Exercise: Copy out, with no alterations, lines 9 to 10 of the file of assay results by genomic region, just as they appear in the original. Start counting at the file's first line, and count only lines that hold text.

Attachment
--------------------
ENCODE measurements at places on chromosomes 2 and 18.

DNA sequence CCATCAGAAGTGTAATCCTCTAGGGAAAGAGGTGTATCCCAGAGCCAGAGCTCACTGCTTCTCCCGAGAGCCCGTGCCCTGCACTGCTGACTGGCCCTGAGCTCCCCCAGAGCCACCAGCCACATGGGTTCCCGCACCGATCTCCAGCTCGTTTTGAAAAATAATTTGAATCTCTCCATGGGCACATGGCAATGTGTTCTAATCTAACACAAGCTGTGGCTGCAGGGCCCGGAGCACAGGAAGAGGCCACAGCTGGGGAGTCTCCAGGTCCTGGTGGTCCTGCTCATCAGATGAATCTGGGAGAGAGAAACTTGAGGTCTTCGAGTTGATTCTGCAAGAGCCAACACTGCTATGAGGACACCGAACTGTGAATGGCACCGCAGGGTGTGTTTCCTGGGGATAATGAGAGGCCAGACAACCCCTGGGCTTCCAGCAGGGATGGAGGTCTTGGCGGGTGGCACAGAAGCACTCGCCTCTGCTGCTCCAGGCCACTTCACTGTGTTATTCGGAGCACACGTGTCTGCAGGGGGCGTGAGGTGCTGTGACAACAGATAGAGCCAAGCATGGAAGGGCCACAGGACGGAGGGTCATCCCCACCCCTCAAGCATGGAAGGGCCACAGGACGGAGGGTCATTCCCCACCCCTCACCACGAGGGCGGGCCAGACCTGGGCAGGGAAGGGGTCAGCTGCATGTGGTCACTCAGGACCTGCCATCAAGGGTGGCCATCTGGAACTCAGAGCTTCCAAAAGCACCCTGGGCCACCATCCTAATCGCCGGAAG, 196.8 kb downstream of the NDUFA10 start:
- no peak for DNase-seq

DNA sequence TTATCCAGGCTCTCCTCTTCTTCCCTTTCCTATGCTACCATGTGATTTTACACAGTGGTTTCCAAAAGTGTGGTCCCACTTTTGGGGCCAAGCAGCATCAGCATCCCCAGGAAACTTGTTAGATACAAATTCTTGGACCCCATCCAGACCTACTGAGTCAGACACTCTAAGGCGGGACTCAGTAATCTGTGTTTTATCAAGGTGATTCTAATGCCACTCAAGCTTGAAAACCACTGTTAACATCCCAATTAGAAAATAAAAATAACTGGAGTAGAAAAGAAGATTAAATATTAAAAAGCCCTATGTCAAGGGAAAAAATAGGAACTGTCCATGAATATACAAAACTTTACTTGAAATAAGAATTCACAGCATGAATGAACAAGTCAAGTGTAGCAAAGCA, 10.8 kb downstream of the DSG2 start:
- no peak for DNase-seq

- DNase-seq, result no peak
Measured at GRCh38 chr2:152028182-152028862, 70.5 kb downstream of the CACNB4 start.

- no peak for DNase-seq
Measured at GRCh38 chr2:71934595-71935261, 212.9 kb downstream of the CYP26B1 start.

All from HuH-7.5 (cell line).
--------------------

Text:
Measured at GRCh38 chr2:71934595-71935261, 212.9 kb downstream of the CYP26B1 start.

All from HuH-7.5 (cell line).